There were many cars and camper vans, a big screen TV, many computers, portable toilets and a coffee bar.

A video clip taken on the day can be seen on this link

Some of the many competitors waiting to start.

Emergency Management Meeting

As advertised an Emergency management meeting was held in the Manakau hall with the chair of both residents’ associations there and also Ross Brannigan – Emergency Management Officer for Manawatu/Horowhenua.

Later this year every household in Waikawa will recieve an info pack on emergencies. This will explain different types of earthquakes and how to tell if it is a tsunami causing quake etc. These booklets will need to be read thoroughly by everyone and kept in an obvious place for visitors to read – Civil Defence provides safety information but it is up to each individual to read this and be responsible for their own safety.

Each household must have water, the ability to cook and the ability to communicate with a radio and a phone (not relying on electricity).

A medium sized tsunami – 5 metre wave – would travel 3 km so the safest place for Waikawa Beach residents to go to is the Manakau Hall which will also have a defibrilator in it’s entrance way.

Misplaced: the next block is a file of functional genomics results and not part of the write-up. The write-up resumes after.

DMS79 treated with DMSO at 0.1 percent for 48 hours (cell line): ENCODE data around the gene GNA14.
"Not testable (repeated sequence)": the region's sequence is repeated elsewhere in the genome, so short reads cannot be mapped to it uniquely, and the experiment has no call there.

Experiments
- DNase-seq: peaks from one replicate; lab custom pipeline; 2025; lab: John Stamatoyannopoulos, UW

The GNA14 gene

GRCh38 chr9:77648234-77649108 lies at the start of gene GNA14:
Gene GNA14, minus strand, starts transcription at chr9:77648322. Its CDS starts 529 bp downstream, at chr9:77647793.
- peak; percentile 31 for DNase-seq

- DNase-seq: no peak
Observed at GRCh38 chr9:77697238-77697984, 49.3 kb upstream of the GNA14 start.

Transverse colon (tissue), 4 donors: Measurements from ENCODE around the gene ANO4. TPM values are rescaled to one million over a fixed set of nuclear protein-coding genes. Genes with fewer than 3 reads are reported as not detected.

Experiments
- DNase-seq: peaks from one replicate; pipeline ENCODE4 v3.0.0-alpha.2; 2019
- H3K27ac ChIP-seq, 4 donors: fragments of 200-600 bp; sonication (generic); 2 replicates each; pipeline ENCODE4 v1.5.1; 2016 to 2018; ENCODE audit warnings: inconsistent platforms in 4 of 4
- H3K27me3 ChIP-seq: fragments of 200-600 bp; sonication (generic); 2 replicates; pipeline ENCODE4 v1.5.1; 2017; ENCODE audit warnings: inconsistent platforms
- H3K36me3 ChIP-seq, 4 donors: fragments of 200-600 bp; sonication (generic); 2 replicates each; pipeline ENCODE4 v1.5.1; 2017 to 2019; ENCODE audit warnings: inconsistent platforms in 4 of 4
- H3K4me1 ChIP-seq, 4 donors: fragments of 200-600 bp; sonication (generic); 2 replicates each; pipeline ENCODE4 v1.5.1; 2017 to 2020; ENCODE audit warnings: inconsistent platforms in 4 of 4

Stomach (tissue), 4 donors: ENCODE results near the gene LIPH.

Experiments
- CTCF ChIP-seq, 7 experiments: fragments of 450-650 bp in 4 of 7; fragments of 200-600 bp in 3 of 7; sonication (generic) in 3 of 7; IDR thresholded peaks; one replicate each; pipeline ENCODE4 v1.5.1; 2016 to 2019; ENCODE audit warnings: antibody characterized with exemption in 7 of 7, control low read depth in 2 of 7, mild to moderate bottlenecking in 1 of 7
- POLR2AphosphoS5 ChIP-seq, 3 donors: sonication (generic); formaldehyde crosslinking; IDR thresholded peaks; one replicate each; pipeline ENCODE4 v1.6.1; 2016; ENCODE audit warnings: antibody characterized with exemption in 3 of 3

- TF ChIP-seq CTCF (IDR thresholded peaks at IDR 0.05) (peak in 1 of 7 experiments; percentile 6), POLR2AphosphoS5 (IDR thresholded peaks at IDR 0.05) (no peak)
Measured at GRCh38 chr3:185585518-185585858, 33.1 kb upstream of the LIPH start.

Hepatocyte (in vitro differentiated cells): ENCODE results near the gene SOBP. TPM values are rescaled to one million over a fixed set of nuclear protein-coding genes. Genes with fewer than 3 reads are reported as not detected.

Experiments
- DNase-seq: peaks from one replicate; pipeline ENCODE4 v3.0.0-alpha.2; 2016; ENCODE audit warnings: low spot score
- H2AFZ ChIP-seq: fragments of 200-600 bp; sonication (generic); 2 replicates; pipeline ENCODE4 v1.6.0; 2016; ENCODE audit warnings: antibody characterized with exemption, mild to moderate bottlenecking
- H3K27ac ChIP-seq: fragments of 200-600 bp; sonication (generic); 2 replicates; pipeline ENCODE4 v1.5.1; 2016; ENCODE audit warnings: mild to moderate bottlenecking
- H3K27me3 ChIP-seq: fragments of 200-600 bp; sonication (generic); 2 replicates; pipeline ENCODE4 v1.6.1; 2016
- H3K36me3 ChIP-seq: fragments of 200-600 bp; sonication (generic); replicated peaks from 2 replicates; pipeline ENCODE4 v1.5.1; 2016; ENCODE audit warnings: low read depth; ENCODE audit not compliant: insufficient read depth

If you have an emergency generator please let the committee know.

Go to www.getthru.govt.nz for more information but know that info specific to our beach will be coming this year.

Due to its location and environment, New Zealand faces many potential disasters. In some cases, such as a weather related or volcanic disaster, there may be time for a warning.

But an earthquake or a tsunami close to land could strike without warning.

All disasters have the potential to cause disruption, damage property and take lives. So it’s vital that you prepare now.
The messages over the years have been loud and clear
We do live in a hazardous environment.
We do need to take responsibility for our own well-being and that of our neighbours after a major event.
We may be on our own for some days after a major Civil Defence emergency.
The infrastructure may fail, leaving us without essential services.

Do you Have ?
Survival Kit
Get Away Kit